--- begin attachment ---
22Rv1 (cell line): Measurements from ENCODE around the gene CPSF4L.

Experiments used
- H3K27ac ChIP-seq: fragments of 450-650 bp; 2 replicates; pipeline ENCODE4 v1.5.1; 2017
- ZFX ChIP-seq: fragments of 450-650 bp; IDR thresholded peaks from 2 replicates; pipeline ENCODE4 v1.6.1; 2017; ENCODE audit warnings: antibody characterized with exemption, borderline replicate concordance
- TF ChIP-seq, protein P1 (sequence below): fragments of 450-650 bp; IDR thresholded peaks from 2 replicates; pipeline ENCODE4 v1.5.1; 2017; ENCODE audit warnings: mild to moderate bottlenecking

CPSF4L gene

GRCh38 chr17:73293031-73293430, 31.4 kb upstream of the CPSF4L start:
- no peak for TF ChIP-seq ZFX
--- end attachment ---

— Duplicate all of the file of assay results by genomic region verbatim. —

22Rv1 (cell line): Measurements from ENCODE around the gene CPSF4L.

Experiments used
- H3K27ac ChIP-seq: fragments of 450-650 bp; 2 replicates; pipeline ENCODE4 v1.5.1; 2017
- ZFX ChIP-seq: fragments of 450-650 bp; IDR thresholded peaks from 2 replicates; pipeline ENCODE4 v1.6.1; 2017; ENCODE audit warnings: antibody characterized with exemption, borderline replicate concordance
- TF ChIP-seq, protein P1 (sequence below): fragments of 450-650 bp; IDR thresholded peaks from 2 replicates; pipeline ENCODE4 v1.5.1; 2017; ENCODE audit warnings: mild to moderate bottlenecking

CPSF4L gene

GRCh38 chr17:73293031-73293430, 31.4 kb upstream of the CPSF4L start:
- no peak for TF ChIP-seq ZFX